For the second year in a row, we decided to take off on a desert camping trip for Halloween weekend.
Last year we road-tripped to the Grand Canyon — right after a cold front had passed through Arizona. We knew it would be cold, but we had no idea it would be leave-your-beer-outside-to-freeze, stick-your-tongue-to-the-pine-tree, 15°F-at-night cold. I spent last Halloween setting a personal record of wearing five layers and bundling up inside my 0°F sleeping bag. It was so cold, it was comedy.
This year’s destination, Zion Canyon in southwestern Utah, wasn’t quite as cold… until the last day, that is.
If you’ve never witnessed the stunning sandstone grandeur of Zion Canyon, it’s a must-see in your lifetime. I grew up in Vegas among the vermilion beauty of Red Rock Canyon, but Zion is all that, times ten! It’s known to feature the tallest sandstone cliffs in the world, and water seeping out of the rock has been determined to be thousands of years old.
Mormon pioneers in the 19th century gave this natural wonder the Biblical name Zion, “The Promised Land.” One visit and you might actually believe you’ve glimpsed a slice of heaven, too.
We hiked Angel’s Landing on a particularly bipolar day — the sky was sunny above us, but on the other side of the canyon, it looked like a totally different day, all dark and ominous. The goal was to beat the storm to the summit. Starting out on the West Rim Trail, the hike was moderate, or difficult if you’re constantly gazing up in awe and careening off-trail at every turn.
We cooled off in Refrigerator Canyon, squiggled the “Wiggles” (a series of 21 steep switchbacks up to Scout Lookout), ooh’ed and ahh’ed at the views, built a rock cairn, then the fun really began on the last half-mile of the hike — the notorious Angel’s Landing Trail.
I give props to whoever constructed this course. A one-way trail follows a narrow sandstone spine with sheer dropoffs on either side — 1,200 feet and 800 feet, respectively. For a true Indiana Jones experience, there are chains bolted to some sections of the rock as you scramble and climb to the summit.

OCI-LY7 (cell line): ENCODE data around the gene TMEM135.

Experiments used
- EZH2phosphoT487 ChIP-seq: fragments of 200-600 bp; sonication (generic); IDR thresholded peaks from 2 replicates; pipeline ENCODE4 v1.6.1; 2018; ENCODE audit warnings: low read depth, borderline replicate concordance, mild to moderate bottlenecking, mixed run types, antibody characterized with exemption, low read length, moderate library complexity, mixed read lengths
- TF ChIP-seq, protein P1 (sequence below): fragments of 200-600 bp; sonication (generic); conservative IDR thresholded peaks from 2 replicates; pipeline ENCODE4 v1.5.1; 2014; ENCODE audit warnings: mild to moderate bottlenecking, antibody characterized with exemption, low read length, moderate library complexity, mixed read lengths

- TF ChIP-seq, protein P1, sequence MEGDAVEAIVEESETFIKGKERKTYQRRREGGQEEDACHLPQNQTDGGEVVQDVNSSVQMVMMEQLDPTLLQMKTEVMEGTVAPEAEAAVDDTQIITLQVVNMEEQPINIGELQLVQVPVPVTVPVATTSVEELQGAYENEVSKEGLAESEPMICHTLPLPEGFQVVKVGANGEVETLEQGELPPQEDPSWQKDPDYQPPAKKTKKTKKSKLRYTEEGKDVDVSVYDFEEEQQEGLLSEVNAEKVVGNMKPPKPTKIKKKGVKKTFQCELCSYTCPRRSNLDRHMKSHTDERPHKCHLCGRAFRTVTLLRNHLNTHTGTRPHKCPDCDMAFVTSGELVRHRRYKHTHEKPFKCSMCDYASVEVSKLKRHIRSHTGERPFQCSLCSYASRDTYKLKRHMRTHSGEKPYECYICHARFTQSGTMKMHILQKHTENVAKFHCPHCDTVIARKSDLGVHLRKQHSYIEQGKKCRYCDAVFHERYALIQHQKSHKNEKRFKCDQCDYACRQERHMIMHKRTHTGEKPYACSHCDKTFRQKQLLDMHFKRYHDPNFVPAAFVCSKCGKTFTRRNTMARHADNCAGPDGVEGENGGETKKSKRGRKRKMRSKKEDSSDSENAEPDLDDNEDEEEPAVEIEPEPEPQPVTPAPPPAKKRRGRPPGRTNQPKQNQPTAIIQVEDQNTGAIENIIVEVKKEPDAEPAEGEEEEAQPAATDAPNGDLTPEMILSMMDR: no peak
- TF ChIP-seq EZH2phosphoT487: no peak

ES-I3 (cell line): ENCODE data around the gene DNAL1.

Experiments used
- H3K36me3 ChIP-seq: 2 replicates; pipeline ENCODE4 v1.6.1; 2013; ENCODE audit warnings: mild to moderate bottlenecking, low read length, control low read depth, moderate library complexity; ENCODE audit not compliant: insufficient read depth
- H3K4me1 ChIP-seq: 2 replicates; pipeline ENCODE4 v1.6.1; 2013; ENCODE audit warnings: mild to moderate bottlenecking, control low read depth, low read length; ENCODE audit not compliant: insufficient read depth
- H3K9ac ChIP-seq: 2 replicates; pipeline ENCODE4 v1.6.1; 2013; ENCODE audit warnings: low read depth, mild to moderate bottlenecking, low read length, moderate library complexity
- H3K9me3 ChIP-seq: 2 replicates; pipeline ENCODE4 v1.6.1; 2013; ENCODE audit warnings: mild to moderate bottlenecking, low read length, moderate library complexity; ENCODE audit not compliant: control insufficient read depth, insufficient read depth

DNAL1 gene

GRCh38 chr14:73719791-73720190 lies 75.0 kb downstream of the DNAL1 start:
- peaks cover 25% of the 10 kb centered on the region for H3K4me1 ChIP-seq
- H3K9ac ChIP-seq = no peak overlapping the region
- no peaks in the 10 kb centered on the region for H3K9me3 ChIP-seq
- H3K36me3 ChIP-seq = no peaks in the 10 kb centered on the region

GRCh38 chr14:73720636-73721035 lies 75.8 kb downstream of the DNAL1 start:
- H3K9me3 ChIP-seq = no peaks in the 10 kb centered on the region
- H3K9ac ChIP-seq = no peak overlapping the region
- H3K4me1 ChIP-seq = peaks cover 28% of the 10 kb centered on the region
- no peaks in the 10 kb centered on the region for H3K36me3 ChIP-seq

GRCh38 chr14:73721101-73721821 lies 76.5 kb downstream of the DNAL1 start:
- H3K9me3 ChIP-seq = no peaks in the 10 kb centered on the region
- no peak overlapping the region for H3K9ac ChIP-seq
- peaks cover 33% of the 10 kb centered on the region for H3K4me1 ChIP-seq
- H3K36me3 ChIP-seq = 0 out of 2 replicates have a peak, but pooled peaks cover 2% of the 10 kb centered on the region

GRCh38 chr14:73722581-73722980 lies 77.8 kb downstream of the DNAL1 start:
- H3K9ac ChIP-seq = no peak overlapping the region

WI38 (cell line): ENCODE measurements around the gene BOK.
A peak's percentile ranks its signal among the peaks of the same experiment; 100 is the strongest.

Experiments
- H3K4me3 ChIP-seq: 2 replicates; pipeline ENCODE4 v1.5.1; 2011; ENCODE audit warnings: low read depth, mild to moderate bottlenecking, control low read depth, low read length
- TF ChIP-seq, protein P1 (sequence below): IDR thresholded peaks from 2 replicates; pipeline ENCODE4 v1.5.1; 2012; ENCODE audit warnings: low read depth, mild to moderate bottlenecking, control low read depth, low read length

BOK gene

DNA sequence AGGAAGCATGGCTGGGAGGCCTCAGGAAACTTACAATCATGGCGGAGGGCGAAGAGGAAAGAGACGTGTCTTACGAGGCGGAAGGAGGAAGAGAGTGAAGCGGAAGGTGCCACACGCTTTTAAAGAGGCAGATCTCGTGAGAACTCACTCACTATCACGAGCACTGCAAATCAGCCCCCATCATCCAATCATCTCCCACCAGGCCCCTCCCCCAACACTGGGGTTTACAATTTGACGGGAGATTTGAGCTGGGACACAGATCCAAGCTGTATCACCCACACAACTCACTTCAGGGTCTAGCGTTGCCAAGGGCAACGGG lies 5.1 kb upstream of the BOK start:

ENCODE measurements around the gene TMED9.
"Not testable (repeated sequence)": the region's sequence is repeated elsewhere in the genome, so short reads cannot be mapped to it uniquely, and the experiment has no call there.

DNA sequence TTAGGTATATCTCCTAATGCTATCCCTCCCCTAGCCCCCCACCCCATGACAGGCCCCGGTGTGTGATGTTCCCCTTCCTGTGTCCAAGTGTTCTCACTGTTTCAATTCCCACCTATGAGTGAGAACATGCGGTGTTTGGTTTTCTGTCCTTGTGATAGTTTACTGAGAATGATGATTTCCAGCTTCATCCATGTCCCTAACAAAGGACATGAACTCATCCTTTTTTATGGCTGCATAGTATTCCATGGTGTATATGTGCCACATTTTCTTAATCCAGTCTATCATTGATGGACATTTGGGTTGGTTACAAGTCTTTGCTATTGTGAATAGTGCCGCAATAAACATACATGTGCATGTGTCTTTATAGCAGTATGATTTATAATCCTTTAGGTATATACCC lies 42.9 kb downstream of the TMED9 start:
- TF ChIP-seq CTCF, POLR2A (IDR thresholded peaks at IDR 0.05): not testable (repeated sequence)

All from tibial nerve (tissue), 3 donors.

And since no adventure is complete without a kink, it decided to rain on us. Anything else would be too easy, right? We skidded across slabs and clambered up boulders until we found ourselves standing on a plateau with the most breathtaking view of the canyons below.
As we reached the Angel’s Landing, it seemed as if the clouds suddenly parted, the heavens lit up, the angels started singing, and a beam of glorious light shined on us. Laaaaaaaaaaah! So divine.
The next day we decided to explore the Narrows, the grand daddy of slot canyons. Before our trip, I’d only heard a few things about the Narrows… warnings of flash floods, tales of wading through water… and stories of sights so utterly supremely dramatic, it all added up to a very enticing adventure.
The Narrows is a deep gorge carved out by the Virgin River over 16 spectacular miles, top to bottom. There is no “trail” per se. The trail is the river. The very, very cold river. To hike the Narrows means you’re spending most of your time in the water, whether you’re walking over a shimmering stream, or wading waist-high in a swift current. It feels like you’re balancing over a slippery bed of bowling balls that you can’t see under water.